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State v. Bond


August 27, 2010


On appeal from the Superior Court of New Jersey, Law Division, Essex County, Indictment No. 07-04-1426.

Per curiam.


Submitted August 17, 2010

Before Judges Lihotz and Baxter.

Defendant Duane Bond appeals from his May 20, 2008 conviction on charges of second-degree conspiracy to commit robbery, N.J.S.A. 2C:15-1 and N.J.S.A. 2C:5-2 (count one); and two counts of first-degree robbery, N.J.S.A. 2C:15-1 (counts three and four). After merging count one into count three, the judge sentenced defendant on counts three and four to concurrent twelve-year terms of imprisonment, subject to the eighty-five percent parole ineligibility term required by N.J.S.A. 2C:43-7.2.

On appeal, defendant raises the following claims:


A. The Criteria of the Search Incident to Arrest Exception to the Warrant Requirement Were Not Met.

B. The Court Relied upon Facts Not in Evidence in Reaching [its] Decision in the Suppression Motion.


Defendant filed a pro se letter brief arguing that the judge's finding of the aggravating and mitigating factors was incorrect and the sentence imposed was excessive.

We reject these contentions and affirm defendant's conviction and sentence.


On February 8, 2007, Officers Anthony Farmer and Lester Wilson of the Irvington Police Department received a radio dispatch informing them of an armed robbery in progress at the nearby Victory Pharmacy, located on Springfield Avenue in Irvington, a high-crime area. The dispatch tape, which was received in evidence, includes a warning from the dispatcher that the suspects were believed to have a gun. Because the officers were only three blocks away from the pharmacy at the time they heard the radio transmission, they were able to respond to the scene in time to see two suspects, both wearing ski masks, emerge from the pharmacy moments apart.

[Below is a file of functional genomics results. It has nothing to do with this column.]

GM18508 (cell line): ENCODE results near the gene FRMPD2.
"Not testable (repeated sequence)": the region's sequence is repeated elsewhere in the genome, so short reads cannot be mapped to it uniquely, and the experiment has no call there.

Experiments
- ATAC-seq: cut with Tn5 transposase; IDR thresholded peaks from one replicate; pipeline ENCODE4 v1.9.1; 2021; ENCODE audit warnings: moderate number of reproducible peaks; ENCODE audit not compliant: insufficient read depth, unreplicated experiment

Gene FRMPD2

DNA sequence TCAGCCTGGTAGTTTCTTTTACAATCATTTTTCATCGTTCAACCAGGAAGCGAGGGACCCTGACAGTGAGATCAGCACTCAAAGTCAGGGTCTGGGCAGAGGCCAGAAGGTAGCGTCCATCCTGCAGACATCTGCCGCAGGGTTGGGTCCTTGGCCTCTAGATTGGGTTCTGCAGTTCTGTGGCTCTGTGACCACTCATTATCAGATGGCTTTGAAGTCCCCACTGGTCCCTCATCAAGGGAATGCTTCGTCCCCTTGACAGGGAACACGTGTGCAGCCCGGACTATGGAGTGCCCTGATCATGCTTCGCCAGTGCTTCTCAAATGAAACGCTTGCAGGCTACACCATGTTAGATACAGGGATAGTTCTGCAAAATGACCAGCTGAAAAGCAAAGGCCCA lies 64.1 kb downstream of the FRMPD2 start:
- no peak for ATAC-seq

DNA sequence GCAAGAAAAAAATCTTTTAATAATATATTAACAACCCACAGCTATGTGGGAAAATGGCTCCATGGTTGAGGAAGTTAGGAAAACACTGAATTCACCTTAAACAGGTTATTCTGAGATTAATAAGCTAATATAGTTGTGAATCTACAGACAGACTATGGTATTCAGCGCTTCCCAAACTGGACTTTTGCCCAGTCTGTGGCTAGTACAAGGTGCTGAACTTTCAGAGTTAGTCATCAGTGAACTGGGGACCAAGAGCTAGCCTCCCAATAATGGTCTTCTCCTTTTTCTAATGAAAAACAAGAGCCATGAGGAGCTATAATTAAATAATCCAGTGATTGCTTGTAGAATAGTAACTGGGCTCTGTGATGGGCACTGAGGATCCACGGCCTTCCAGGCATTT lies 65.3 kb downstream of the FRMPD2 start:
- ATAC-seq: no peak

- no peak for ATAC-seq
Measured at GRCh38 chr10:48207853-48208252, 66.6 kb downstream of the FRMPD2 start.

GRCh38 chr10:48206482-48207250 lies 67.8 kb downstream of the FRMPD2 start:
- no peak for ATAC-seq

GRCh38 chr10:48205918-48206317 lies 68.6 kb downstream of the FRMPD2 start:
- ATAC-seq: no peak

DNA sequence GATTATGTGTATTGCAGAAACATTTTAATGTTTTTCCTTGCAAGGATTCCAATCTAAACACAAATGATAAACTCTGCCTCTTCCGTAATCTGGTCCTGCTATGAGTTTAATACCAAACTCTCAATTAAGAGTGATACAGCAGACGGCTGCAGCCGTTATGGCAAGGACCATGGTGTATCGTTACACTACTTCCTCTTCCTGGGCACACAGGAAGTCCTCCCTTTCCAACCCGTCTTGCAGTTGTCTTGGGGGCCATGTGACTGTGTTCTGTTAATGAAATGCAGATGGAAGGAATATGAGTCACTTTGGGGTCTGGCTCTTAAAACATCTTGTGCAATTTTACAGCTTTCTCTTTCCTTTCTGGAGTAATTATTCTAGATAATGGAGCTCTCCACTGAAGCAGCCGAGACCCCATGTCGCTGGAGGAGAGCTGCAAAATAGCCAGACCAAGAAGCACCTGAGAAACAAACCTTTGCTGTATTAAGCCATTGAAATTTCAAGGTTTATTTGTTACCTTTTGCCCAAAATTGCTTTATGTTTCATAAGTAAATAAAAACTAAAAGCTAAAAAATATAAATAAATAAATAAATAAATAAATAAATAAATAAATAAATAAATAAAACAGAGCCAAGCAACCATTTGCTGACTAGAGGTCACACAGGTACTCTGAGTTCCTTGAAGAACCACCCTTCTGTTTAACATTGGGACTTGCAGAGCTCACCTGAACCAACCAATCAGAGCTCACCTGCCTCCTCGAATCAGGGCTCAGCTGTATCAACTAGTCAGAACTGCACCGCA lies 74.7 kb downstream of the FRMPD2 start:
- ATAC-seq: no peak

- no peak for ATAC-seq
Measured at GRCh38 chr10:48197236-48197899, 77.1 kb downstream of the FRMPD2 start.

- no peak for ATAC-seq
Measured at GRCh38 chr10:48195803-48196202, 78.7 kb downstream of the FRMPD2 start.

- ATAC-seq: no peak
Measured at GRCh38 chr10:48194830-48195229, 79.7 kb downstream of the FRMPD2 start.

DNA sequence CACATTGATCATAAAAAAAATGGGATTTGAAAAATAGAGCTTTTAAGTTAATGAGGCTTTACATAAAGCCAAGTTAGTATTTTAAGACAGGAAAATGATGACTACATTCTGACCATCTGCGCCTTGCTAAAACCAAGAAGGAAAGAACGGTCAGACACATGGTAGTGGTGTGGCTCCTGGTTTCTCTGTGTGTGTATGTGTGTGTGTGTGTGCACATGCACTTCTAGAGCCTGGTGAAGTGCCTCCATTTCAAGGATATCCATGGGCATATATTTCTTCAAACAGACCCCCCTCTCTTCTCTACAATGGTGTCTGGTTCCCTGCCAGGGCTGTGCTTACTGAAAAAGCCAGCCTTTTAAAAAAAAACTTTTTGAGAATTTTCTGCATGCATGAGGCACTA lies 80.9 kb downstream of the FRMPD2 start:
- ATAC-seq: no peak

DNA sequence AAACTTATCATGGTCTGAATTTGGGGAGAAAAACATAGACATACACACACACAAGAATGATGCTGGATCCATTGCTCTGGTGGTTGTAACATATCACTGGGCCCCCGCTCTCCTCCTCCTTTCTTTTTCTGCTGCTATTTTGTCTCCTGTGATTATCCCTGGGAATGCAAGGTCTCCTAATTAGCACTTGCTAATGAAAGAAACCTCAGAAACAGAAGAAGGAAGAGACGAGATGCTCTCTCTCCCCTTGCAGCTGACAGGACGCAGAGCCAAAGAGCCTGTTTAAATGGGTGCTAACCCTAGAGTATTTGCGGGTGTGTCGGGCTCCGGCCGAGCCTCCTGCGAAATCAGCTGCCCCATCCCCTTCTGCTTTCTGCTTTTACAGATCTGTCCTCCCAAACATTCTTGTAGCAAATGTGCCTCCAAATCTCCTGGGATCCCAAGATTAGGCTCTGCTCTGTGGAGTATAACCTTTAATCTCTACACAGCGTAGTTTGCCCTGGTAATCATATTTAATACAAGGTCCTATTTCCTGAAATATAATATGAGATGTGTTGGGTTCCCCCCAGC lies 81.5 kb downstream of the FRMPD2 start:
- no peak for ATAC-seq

The first suspect to emerge from the pharmacy, later identified as defendant, looked back over his shoulder repeatedly as he left. His clothing, particularly the ski mask, partially matched the description provided by the dispatcher. Officer Farmer testified that although it was February and therefore not uncommon for a person to be wearing a ski mask, defendant had been wearing the mask while inside the pharmacy, rather than putting it on as he left. Farmer viewed the wearing of the mask while inside the pharmacy as consistent with criminal behavior.

Officer Farmer exited his police vehicle, identified himself, and ordered defendant to lie face down on the pavement. While Officer Farmer maintained control of defendant, Officer Wilson went toward the pharmacy to stop another masked man who was exiting, whose clothing entirely matched the description provided by the dispatcher.

Defendant, who was still lying on the sidewalk, repeatedly attempted to stand up and became argumentative. As a precaution, Officer Farmer handcuffed him and, after applying the handcuffs, performed an open-hand pat-down as a protective measure and also to search for any contraband.

During this pat-down, Officer Farmer was able to feel a set of handcuffs in defendant's left front pants pocket, which he seized. The officer testified that he seized the handcuffs in defendant's pocket because he feared defendant could reach the handcuffs and use the keys to uncuff himself, thereby becoming a threat to the officers' safety. Officer Farmer was also concerned, in light of the considerable pedestrian traffic on the street at the time, that if defendant were able to reach the handcuffs in his pocket, he might be able to discard them by handing them off to a passerby.